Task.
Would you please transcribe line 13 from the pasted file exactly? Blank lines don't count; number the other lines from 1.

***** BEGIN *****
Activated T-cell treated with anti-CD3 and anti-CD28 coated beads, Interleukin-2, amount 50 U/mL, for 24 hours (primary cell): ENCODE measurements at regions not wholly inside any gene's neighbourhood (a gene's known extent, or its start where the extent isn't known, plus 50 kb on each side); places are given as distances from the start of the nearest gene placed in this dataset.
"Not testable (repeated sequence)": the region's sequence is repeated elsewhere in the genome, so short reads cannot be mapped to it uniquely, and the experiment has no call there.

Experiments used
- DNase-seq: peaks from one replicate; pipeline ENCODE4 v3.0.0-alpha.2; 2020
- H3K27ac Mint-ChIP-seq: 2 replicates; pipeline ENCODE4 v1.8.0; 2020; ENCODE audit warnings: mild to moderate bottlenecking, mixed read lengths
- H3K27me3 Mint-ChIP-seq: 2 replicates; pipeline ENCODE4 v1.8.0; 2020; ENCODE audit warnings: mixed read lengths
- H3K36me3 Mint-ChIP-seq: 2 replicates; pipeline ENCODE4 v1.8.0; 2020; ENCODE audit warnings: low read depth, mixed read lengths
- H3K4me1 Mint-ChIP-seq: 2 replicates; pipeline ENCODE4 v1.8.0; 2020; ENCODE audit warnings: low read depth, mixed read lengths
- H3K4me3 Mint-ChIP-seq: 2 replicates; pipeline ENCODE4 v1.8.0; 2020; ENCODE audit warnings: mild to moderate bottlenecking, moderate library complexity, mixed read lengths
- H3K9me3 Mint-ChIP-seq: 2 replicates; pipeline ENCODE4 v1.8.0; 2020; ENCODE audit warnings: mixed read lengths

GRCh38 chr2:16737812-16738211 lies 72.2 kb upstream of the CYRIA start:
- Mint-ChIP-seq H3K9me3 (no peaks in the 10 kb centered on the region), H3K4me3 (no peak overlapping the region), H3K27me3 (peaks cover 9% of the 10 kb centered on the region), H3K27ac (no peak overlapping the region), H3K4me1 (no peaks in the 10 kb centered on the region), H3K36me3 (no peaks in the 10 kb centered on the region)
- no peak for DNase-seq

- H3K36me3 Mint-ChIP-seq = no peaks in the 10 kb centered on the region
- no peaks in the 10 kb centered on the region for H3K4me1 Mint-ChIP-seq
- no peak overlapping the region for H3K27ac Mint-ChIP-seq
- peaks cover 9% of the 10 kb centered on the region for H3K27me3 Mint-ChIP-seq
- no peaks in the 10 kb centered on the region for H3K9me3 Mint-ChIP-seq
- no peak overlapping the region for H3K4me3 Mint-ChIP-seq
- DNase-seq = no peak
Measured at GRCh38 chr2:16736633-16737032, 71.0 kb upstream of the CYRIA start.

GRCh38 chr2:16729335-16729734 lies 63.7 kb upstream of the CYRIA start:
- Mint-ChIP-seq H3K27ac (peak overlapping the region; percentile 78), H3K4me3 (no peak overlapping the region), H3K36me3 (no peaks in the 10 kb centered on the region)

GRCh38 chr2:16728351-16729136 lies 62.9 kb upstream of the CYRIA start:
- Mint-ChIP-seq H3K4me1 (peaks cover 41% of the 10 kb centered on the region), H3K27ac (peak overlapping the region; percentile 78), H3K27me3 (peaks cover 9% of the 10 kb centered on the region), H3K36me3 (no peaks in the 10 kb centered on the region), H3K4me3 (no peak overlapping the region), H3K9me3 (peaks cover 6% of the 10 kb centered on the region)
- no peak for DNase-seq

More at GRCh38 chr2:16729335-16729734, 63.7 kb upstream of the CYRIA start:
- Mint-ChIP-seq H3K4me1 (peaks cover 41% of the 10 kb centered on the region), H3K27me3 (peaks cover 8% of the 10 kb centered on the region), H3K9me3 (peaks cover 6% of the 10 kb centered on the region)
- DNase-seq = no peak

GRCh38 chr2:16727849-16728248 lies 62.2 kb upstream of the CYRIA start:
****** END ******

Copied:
- no peak for DNase-seq